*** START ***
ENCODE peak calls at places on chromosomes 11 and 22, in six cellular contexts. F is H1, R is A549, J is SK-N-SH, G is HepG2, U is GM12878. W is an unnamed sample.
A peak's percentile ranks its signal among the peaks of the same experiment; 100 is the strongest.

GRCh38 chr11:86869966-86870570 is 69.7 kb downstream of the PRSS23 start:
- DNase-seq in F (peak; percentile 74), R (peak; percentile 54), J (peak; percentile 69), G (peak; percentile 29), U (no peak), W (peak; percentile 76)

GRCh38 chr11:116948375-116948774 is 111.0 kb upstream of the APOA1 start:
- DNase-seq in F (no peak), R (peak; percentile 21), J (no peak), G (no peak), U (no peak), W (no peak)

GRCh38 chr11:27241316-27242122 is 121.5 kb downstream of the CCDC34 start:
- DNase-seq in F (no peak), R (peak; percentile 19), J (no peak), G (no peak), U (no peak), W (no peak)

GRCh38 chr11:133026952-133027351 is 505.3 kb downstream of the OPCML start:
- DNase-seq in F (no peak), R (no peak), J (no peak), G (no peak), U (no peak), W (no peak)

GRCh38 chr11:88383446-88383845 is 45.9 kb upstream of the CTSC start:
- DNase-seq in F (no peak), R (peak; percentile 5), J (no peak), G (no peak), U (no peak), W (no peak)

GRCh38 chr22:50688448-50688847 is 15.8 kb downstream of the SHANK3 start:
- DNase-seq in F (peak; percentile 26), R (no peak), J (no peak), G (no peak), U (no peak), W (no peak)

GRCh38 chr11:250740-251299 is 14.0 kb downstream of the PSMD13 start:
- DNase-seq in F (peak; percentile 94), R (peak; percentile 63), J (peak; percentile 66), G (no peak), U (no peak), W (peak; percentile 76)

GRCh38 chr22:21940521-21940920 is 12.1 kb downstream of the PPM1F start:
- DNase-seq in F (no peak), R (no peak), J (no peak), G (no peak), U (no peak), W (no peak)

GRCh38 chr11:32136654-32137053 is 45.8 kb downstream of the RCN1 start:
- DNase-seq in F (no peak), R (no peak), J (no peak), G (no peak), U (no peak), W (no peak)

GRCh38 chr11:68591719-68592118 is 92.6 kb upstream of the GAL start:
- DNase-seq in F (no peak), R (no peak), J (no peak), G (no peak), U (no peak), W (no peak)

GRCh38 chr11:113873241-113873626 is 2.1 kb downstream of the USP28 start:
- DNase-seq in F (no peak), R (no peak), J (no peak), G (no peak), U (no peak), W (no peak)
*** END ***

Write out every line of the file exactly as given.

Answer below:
ENCODE peak calls at places on chromosomes 11 and 22, in six cellular contexts. F is H1, R is A549, J is SK-N-SH, G is HepG2, U is GM12878. W is an unnamed sample.
A peak's percentile ranks its signal among the peaks of the same experiment; 100 is the strongest.

GRCh38 chr11:86869966-86870570 is 69.7 kb downstream of the PRSS23 start:
- DNase-seq in F (peak; percentile 74), R (peak; percentile 54), J (peak; percentile 69), G (peak; percentile 29), U (no peak), W (peak; percentile 76)

GRCh38 chr11:116948375-116948774 is 111.0 kb upstream of the APOA1 start:
- DNase-seq in F (no peak), R (peak; percentile 21), J (no peak), G (no peak), U (no peak), W (no peak)

GRCh38 chr11:27241316-27242122 is 121.5 kb downstream of the CCDC34 start:
- DNase-seq in F (no peak), R (peak; percentile 19), J (no peak), G (no peak), U (no peak), W (no peak)

GRCh38 chr11:133026952-133027351 is 505.3 kb downstream of the OPCML start:
- DNase-seq in F (no peak), R (no peak), J (no peak), G (no peak), U (no peak), W (no peak)

GRCh38 chr11:88383446-88383845 is 45.9 kb upstream of the CTSC start:
- DNase-seq in F (no peak), R (peak; percentile 5), J (no peak), G (no peak), U (no peak), W (no peak)

GRCh38 chr22:50688448-50688847 is 15.8 kb downstream of the SHANK3 start:
- DNase-seq in F (peak; percentile 26), R (no peak), J (no peak), G (no peak), U (no peak), W (no peak)

GRCh38 chr11:250740-251299 is 14.0 kb downstream of the PSMD13 start:
- DNase-seq in F (peak; percentile 94), R (peak; percentile 63), J (peak; percentile 66), G (no peak), U (no peak), W (peak; percentile 76)

GRCh38 chr22:21940521-21940920 is 12.1 kb downstream of the PPM1F start:
- DNase-seq in F (no peak), R (no peak), J (no peak), G (no peak), U (no peak), W (no peak)

GRCh38 chr11:32136654-32137053 is 45.8 kb downstream of the RCN1 start:
- DNase-seq in F (no peak), R (no peak), J (no peak), G (no peak), U (no peak), W (no peak)

GRCh38 chr11:68591719-68592118 is 92.6 kb upstream of the GAL start:
- DNase-seq in F (no peak), R (no peak), J (no peak), G (no peak), U (no peak), W (no peak)

GRCh38 chr11:113873241-113873626 is 2.1 kb downstream of the USP28 start:
- DNase-seq in F (no peak), R (no peak), J (no peak), G (no peak), U (no peak), W (no peak)